• Managing Aruba APs is easy and flexible because one can use the virtual controller resident on iAPs, controllers for campus and remote APs, or AirWave network management system for all of the above.
  • Aruba’s AP274/275 Access Points are high performing 802.11ac Access points that leverage several technologies.  Transmit Beam Forming is used for increased reliability in signal delivery.  Low Density Parity Check allows for high-efficiency error correction and increased throughput.  Maximal Rate Combining improves receiver performance.  Advanced Cellular Coexistence is employed to minimize interference from cellular systems.  To improve downlink RF performance the AP270 uses Cyclic Delay Diversity.

So to sum it up, Aruba’s AP274’s and AP275’s are good looking, easy to install, flexible, and high-performing.  Remember that they can be used as APs, iAPs or RAPs.  You can use the turnkey AP275 with its integrated antennas or select the AP274 when antenna tuning is desired.  Aruba offers all this at a list price of$1595 USD for the AP274.  For more information Click Here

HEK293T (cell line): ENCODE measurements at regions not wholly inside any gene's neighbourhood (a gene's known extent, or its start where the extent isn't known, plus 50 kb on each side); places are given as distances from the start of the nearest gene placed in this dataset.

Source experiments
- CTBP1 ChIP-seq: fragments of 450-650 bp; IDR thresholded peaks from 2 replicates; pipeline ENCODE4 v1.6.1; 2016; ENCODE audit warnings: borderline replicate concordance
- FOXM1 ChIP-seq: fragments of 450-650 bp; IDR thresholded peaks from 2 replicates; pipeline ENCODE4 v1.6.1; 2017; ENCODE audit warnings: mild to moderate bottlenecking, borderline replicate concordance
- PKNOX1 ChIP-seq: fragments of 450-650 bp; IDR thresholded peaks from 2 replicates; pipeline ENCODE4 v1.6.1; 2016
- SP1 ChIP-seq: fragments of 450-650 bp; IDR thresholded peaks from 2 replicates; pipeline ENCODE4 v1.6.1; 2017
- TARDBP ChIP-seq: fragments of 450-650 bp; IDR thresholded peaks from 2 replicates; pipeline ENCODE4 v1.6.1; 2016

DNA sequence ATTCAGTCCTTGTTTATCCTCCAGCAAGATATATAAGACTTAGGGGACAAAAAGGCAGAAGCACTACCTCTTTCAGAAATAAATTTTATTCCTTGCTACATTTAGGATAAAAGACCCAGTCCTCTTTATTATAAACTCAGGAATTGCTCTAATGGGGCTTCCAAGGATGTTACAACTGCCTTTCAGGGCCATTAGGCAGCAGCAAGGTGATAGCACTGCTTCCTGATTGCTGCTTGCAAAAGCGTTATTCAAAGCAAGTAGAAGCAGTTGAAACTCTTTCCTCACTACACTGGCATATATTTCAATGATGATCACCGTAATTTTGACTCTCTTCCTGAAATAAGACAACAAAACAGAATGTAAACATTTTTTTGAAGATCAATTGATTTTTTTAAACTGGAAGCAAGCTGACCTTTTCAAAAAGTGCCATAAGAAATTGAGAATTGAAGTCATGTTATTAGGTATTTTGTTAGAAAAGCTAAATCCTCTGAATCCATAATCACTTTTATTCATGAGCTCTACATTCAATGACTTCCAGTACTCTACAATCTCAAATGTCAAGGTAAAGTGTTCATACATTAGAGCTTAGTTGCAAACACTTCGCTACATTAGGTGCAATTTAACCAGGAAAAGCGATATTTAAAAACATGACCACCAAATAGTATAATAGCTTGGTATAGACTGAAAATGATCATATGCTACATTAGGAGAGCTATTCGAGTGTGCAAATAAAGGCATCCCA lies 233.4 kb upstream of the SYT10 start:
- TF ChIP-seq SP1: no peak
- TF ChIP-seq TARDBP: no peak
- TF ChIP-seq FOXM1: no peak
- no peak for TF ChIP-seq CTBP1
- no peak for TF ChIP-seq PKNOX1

WiFi Superman’s alter ego

RTLS: BIG BROTHER IS WATCHING, but he is helping out too.


Posted by (originally May 20, 2014): John Busso

Real Time Locating Systems are no longer a secret.  For many years now companies like Ekahau, Pango and AeroScout have been selling tags to help track devices that do not have a wireless card to communicate via WiFi (802.11).